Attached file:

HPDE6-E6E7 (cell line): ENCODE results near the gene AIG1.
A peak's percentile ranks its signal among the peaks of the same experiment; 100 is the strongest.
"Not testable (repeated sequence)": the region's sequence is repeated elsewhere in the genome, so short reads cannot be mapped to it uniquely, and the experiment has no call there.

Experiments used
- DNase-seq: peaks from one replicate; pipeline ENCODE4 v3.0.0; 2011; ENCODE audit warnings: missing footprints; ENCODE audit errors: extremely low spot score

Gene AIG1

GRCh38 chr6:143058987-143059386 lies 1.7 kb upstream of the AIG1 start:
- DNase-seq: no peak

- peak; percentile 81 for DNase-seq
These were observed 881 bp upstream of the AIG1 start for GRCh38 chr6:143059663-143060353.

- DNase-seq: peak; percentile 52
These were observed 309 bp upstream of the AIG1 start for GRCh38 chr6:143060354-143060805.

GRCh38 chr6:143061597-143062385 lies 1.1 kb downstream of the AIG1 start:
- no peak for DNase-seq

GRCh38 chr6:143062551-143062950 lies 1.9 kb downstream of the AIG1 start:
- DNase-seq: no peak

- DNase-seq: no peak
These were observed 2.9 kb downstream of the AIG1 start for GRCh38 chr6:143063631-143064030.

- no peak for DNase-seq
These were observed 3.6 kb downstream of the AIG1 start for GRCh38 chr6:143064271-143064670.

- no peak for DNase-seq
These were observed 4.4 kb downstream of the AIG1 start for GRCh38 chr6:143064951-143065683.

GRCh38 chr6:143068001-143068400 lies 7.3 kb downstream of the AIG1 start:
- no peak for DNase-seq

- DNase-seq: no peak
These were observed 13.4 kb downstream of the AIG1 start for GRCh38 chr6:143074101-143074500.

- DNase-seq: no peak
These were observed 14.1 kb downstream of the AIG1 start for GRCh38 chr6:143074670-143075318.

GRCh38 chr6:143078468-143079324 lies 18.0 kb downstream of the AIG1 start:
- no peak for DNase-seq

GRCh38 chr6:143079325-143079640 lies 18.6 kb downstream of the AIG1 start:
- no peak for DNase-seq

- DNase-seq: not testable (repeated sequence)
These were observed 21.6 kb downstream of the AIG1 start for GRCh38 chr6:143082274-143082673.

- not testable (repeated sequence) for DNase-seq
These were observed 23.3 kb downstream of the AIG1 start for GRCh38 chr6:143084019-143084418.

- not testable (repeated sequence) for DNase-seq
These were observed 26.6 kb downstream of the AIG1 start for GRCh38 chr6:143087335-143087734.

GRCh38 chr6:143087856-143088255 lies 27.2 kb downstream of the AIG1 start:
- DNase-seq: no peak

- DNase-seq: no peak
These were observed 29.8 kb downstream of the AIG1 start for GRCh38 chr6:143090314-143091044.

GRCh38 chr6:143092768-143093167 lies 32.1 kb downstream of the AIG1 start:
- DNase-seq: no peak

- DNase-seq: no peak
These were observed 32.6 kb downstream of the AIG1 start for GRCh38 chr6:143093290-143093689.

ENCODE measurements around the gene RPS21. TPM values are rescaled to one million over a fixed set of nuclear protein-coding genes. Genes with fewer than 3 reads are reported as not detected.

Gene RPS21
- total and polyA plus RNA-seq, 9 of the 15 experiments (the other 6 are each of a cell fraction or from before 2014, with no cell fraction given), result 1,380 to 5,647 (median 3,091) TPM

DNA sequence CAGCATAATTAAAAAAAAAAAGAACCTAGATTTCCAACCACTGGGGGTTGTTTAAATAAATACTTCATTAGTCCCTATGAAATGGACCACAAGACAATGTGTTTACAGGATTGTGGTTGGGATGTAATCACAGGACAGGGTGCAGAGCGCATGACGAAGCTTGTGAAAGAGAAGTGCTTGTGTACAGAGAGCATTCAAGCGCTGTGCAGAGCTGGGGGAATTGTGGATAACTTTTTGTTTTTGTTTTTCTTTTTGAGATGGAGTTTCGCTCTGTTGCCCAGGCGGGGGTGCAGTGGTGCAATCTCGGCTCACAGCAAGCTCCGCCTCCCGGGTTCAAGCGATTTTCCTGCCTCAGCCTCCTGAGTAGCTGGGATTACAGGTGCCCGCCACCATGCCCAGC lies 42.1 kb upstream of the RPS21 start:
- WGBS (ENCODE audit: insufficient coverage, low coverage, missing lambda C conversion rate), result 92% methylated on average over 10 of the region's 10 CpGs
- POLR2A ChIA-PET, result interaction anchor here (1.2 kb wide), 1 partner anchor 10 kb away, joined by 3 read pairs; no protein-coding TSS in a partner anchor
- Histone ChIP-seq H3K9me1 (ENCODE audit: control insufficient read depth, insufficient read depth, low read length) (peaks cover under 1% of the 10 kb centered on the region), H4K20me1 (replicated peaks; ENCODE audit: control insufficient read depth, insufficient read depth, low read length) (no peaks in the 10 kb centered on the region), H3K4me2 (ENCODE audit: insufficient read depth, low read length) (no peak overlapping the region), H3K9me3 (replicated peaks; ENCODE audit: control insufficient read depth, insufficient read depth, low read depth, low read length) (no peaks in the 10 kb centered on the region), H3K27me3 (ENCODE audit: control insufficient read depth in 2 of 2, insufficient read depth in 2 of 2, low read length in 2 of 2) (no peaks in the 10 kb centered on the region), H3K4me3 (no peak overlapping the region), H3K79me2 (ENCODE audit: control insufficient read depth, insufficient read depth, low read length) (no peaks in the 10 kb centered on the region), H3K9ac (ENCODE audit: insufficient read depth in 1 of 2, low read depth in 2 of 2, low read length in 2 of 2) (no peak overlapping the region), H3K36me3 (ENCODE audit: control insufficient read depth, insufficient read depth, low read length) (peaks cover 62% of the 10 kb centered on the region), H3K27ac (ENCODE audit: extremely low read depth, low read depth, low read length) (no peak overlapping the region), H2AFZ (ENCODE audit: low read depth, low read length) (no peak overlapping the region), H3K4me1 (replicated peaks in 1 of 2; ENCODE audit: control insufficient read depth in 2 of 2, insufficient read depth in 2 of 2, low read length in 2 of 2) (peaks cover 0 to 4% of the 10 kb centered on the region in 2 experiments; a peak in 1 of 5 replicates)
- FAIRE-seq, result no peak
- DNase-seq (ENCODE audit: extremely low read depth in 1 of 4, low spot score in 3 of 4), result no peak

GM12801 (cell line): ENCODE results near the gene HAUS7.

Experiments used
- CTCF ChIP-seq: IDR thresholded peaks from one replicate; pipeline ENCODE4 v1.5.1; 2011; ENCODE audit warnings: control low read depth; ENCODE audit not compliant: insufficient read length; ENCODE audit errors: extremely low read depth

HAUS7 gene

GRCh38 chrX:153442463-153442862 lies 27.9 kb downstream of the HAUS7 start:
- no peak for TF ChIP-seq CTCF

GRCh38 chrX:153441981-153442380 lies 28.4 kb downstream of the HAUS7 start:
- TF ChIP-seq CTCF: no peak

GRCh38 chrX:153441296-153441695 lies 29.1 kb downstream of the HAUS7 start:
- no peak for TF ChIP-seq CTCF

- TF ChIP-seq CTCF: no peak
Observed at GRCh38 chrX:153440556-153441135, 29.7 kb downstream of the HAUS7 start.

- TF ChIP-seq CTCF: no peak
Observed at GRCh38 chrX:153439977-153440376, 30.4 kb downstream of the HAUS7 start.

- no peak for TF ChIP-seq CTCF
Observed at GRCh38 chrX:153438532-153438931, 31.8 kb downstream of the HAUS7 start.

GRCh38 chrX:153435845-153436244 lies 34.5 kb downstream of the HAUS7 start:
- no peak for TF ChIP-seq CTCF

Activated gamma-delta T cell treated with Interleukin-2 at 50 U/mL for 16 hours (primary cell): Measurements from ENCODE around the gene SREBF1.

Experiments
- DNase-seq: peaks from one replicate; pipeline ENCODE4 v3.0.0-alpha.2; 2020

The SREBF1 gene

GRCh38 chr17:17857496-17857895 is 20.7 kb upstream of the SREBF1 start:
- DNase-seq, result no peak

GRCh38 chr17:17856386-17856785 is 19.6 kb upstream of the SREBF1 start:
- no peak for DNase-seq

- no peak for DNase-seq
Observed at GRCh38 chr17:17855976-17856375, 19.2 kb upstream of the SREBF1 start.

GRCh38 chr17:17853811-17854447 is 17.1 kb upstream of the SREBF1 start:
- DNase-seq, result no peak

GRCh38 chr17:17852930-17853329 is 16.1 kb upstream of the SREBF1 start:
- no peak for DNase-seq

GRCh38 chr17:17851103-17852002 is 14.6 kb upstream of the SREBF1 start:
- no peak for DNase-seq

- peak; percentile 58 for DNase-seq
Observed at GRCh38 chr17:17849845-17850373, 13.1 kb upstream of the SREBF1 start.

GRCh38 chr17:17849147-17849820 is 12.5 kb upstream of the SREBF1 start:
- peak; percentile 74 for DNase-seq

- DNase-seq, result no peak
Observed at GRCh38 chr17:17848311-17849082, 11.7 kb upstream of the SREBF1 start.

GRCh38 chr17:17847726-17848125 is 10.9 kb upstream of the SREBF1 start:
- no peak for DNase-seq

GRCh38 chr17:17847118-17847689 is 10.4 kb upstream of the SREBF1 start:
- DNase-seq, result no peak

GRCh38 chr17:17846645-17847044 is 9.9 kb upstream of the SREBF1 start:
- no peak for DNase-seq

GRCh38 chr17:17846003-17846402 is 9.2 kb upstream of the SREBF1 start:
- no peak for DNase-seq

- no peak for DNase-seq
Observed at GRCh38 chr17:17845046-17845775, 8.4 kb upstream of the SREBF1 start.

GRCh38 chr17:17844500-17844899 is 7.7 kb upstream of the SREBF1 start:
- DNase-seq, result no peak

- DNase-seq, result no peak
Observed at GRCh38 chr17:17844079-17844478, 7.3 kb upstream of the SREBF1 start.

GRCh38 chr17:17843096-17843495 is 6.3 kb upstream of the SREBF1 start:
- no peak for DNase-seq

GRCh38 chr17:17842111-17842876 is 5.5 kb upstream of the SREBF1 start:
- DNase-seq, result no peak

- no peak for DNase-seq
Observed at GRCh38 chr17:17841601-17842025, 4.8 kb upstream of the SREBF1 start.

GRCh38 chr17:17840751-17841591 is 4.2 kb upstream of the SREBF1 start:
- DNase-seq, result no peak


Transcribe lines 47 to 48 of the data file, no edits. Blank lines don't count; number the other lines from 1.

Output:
ENCODE measurements around the gene RPS21. TPM values are rescaled to one million over a fixed set of nuclear protein-coding genes. Genes with fewer than 3 reads are reported as not detected.

Gene RPS21